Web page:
Account
Contact
Search Blog 
658

When Two Vowels Go Walking

Catchy rhymes can be a fun and easy way to remember some of those pesky phonics rules. Have you heard of this one?

When two vowels go walking, the first one does the talking.

It’s a cute rhyme that’s easily remembered, and most teachers simply take it for granted that it is true, especially if their phonics program includes the rule as fact. And for the sake of convenience, it would be wonderful if this rule were true—teaching reading and spelling would be much simpler. But this “rule” is actually false 60% of the time.


When Two Vowels Go Walking . . . Not!

Red 'myth' stamp

To test the rule, I took the 1,000 most common words and analyzed them by applying the rule to each one. I discovered that, contrary to the rule’s claim, only 43% of the words actually followed the rule, and a stunning 57% of the words did not! When I analyzed the top 2,000 words, the percentage shifted even further—only 36% of the words followed the rule, and 64% did not. So much for this oft-repeated phrase!

This is not to say that the rule is entirely invalid. There are many cases in which two vowels “go walking,” including ai, au, ea, ee, ei, ie, oa, eo, oi, oo, ou, and ui. And when a pair of vowels appears in a word, it is often the first vowel that “does that talking,” as represented in words like green, sea, hair, coat, clean, rain, and peach.

However—and this is the important part—these same vowel teams also exist in many words that don’t follow the “when two vowels go walking” rule, including good, about, earth, bear, noise, author, and friend.

Instead of relying on the incorrect guidance of this (fake) rule, teach your students the sounds of the letter combinations (called phonograms). Your student will learn important and fundamental concepts, such as ai says /ā/, au says /aw/, oa says /ō/, and oi says /oy/. This knowledge will give your students some real tools to work with—and there will be nothing to unlearn later!

Vowels A and I walking on a bridge

Were you ever taught that “when two vowels go walking, the first does the talking?”


Free Spelling Rules Posters

Share This:

< Previous Post  Next Post >

Leave a Reply

Noella Tesheca Robinson

says:

Please send me more tips on Spelling, Phonics and Grammar notes this would help with 5th Grader.

Robin E.

says: Customer Service

Noella,
Please sign up for our email newsletter for weekly tips on reading and spelling.

Also, you will find lots and lots of information on reading here and lots of articles and tips for spelling here. Note, All About Learning Press does not cover grammar except as it relates to reading and spelling.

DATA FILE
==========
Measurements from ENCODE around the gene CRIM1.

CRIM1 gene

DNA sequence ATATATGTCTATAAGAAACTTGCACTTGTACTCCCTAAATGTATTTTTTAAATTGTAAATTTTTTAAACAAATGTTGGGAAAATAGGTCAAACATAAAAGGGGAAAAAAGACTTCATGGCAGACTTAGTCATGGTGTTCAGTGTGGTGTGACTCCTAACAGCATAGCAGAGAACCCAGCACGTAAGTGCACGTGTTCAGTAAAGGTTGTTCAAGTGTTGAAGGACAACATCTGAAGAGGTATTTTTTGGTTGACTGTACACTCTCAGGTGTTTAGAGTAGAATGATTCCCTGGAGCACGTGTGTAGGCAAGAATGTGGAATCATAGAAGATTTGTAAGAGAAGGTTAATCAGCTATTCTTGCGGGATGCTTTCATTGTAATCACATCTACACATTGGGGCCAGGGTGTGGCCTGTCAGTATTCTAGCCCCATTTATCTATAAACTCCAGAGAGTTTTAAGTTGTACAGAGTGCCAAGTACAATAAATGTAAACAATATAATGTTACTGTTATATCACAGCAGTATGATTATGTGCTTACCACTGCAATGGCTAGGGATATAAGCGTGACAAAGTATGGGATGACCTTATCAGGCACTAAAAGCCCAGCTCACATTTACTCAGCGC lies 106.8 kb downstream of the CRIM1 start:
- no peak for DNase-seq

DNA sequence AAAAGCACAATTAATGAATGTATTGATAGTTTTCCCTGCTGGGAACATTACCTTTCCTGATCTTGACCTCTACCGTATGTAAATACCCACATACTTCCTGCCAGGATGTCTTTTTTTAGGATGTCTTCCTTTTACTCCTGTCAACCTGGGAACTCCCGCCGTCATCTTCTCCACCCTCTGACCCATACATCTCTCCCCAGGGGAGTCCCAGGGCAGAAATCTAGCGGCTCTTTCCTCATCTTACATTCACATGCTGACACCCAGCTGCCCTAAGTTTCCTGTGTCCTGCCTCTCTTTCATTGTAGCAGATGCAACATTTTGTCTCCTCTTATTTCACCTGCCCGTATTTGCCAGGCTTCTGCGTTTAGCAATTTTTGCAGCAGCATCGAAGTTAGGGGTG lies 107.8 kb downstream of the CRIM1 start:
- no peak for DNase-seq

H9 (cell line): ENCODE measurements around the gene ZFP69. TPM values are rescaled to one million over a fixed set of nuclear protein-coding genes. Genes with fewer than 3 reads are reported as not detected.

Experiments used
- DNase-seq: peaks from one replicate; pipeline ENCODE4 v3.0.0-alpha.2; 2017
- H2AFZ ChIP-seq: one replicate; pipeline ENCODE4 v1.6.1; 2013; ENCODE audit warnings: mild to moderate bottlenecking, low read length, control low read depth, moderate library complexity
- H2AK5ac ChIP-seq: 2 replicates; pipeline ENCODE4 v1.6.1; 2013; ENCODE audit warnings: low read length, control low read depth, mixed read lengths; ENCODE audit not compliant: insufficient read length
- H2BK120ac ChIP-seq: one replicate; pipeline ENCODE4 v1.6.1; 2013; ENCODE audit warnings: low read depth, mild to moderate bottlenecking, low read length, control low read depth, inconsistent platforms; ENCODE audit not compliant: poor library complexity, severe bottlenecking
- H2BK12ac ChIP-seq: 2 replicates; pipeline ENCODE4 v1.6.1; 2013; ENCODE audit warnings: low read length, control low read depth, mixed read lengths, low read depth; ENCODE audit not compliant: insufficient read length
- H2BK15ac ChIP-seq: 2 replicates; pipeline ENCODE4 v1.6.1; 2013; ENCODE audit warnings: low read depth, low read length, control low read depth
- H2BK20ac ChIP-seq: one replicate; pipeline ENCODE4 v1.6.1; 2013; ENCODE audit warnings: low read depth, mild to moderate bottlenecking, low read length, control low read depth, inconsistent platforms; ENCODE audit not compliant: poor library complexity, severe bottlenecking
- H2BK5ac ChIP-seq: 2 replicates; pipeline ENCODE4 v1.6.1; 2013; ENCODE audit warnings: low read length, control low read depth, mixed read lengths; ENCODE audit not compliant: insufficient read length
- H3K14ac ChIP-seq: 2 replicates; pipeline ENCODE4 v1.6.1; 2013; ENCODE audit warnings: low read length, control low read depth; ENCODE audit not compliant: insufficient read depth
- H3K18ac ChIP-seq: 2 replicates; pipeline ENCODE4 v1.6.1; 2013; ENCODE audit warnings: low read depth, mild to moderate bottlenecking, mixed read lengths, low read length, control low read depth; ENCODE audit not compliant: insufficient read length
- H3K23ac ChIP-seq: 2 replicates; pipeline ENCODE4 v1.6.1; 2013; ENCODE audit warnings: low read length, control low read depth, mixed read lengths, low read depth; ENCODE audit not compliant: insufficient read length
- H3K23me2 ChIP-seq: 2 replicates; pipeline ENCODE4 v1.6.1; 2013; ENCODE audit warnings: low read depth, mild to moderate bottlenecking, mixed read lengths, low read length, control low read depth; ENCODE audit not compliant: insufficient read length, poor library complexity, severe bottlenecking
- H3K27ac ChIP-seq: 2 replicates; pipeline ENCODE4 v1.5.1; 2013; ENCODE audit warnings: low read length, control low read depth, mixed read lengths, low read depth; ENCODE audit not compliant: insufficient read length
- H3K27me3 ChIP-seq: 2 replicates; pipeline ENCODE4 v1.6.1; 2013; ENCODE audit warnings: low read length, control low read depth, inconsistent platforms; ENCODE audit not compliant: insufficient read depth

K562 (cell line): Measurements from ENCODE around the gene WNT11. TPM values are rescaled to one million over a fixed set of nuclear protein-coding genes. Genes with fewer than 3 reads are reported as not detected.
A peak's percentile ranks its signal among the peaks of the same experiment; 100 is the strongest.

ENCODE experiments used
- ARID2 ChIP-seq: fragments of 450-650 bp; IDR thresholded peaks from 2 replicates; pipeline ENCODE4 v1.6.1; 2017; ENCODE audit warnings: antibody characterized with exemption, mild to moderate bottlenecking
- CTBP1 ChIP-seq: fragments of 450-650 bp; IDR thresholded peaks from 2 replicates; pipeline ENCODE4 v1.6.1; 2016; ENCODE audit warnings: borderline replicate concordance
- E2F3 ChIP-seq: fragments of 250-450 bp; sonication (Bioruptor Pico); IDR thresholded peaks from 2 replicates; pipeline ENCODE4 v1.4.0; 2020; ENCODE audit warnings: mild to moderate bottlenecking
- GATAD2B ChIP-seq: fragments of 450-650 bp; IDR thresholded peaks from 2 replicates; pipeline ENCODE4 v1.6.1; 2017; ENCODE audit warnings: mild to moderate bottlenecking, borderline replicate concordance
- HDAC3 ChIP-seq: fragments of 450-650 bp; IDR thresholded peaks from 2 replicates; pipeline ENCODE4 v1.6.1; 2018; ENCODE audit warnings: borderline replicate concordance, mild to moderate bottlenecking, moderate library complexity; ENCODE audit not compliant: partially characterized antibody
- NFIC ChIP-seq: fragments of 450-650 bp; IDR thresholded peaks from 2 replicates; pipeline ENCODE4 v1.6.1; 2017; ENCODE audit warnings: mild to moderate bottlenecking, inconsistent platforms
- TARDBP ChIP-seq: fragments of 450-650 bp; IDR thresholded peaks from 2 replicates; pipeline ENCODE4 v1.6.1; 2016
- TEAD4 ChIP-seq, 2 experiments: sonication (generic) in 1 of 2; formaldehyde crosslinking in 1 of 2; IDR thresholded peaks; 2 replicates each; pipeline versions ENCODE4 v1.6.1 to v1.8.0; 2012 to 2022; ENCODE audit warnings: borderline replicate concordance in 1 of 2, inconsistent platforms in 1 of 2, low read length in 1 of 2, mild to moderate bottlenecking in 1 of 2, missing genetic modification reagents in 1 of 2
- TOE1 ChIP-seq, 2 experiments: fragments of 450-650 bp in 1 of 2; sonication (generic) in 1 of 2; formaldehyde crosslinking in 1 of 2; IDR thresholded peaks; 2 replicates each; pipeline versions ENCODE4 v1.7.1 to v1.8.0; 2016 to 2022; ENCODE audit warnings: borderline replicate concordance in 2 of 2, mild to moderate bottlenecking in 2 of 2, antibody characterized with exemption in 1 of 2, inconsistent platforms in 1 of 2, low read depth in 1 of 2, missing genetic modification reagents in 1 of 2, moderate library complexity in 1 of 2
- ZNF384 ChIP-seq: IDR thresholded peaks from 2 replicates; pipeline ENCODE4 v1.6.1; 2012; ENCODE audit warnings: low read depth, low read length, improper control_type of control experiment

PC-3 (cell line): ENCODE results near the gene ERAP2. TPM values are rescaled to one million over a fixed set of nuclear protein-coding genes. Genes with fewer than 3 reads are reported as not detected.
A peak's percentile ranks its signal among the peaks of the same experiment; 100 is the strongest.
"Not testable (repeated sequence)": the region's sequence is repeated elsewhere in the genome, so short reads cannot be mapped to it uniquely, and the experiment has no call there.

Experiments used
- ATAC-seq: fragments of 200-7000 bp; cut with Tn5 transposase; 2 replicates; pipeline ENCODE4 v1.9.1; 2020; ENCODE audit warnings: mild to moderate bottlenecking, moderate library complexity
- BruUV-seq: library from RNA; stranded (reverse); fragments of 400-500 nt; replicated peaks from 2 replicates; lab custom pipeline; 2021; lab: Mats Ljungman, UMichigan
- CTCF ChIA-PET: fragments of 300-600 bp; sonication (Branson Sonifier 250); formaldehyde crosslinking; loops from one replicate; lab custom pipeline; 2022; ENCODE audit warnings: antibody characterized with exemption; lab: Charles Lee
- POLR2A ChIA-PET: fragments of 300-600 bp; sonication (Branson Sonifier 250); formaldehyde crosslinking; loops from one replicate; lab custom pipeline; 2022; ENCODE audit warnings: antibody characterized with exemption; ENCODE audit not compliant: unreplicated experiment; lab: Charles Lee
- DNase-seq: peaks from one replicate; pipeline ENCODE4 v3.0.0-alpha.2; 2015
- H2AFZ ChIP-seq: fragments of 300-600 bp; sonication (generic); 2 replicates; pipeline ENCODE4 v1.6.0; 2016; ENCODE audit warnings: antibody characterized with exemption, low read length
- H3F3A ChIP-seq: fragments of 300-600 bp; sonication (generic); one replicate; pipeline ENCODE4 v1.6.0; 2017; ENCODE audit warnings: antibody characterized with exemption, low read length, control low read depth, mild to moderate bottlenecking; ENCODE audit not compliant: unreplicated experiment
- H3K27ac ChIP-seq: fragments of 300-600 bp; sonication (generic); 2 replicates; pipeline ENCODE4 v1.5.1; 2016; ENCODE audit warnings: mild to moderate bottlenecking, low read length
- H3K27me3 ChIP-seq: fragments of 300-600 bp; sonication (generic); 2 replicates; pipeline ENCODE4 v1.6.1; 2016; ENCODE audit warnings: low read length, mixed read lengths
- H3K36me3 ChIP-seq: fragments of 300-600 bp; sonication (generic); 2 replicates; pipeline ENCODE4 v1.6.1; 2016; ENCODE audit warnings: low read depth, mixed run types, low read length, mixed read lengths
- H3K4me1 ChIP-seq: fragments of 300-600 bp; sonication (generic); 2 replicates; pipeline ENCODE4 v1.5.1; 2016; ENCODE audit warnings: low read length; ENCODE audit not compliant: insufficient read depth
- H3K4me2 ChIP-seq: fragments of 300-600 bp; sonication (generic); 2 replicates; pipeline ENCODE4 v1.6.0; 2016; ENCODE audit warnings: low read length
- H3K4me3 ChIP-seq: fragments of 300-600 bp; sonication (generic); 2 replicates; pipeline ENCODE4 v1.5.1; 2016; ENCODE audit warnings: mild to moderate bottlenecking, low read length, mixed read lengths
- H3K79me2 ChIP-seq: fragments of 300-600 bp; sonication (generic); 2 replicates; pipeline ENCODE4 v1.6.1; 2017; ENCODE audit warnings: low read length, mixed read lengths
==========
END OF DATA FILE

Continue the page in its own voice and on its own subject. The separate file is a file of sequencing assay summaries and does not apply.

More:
If you have specific concerns or questions, I would be happy to help.

clara

says:

Thank you ma’am

Robin E.

says: Customer Service

You’re welcome, Clara.

Poorvi

says:

Nice information

Robin E.

says: Customer Service

Thank you, Poorvi!

Mary Oelschlager

says:

Thank you! Thank you for taking the time to research this. I’ve been tripping over this rule for years when teaching young students because there are so many exceptions!
I absolutely agree, teaching phonogram “chunks” is the way to go.

Robin E.

says: Customer Service

You’re welcome, Mary. I’m glad this will be helpful for you and your students!

Amanda

says:

Very helpful! Thank you

Robin E.

says: Customer Service

You’re welcome, Amanda! Glad it was helpful!

Frolline

says:

Thank you . I seen this song on a cartoon and it confused me when I seen two vowels walking and they pronounced it wrong. So I decided to check out the song only to see that I was correct.thank you this information was very helpful.

Robin E.

says: Customer Service

I’m glad this was helpful for you, Frolline! You’re welcome.

Anne Rogers

says:

I just learned this in a workshop I took through ReallyGreatReading. I was taught this…but wow! the percentages make perfect sense when I think of how often I hear or say…”What about this word?” (Just another rule breaker!!) Too many rule breakers….I haven’t often recited this jingle to my students because of the constant explanation, but it’s 100% dumped now!

Robin E.

says: Customer Service

I’m glad this was helpful for you, Anne!

Barbara

says:

Interesting info!

Robin E.

says: Customer Service

Thank you, Barbara.

Lisa

says:

I have volunteered to be a reading tutor for an adult. Having great tips on reading and spelling would be so appreciated and useful, I think.

Robin E.

says: Customer Service

Lisa,
If you have specific questions or need anything, we’re happy to help! Just ask.

Brett Hickman

says:

when playing the letter combos from the graph, the speaker will say o, two letters o, what does he mean by saying two letters?

Robin E.

says: Customer Service

Great question, Brett.

The phonogram OA and the phonogram OE both have just one sound, the long O /ō/ sound. Our programs teach children to say OA says “/ō/ – two letter /ō/ that we may not use at the end of English words” and OE says “/ō/ – two letter /ō/ that we may use at the end of English words”. This distinguishes between the two phonograms that have the same sound.

In short, the “two letter /ō/” part is not part of the sounds, but part of how the phonogram is written.

Jesse Rebekah Robinson

says:

Thank you for sharing.

Robin E.

says: Customer Service

You’re welcome, Jesse.

Sarah C

says: